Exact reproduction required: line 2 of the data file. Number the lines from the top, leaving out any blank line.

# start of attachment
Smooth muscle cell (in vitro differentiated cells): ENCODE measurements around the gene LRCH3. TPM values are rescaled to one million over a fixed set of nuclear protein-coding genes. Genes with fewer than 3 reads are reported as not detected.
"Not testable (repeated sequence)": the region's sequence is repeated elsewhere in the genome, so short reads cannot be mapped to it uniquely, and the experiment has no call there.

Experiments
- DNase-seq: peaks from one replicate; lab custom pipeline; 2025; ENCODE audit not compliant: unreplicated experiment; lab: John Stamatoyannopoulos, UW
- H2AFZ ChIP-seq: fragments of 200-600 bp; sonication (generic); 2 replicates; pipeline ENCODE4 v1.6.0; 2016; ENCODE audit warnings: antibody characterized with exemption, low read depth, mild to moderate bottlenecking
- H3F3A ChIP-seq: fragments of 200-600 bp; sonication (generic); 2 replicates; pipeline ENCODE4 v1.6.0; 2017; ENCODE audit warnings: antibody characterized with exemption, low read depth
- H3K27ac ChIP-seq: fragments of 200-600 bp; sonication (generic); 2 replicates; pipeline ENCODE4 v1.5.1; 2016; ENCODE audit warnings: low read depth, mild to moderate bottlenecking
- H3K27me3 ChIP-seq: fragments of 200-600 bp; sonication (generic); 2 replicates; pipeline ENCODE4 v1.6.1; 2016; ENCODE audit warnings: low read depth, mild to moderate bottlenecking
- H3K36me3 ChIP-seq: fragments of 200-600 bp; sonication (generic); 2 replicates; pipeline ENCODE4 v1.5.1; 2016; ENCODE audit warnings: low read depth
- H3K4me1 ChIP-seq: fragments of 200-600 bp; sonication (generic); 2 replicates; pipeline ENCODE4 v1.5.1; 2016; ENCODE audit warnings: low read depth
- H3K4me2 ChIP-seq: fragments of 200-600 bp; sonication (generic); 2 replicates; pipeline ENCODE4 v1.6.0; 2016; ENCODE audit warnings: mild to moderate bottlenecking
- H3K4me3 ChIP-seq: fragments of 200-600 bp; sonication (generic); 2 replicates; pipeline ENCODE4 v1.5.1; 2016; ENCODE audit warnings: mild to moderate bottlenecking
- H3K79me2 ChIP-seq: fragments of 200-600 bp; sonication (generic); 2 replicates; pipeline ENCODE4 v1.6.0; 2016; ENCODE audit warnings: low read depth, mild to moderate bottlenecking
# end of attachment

"Not testable (repeated sequence)": the region's sequence is repeated elsewhere in the genome, so short reads cannot be mapped to it uniquely, and the experiment has no call there.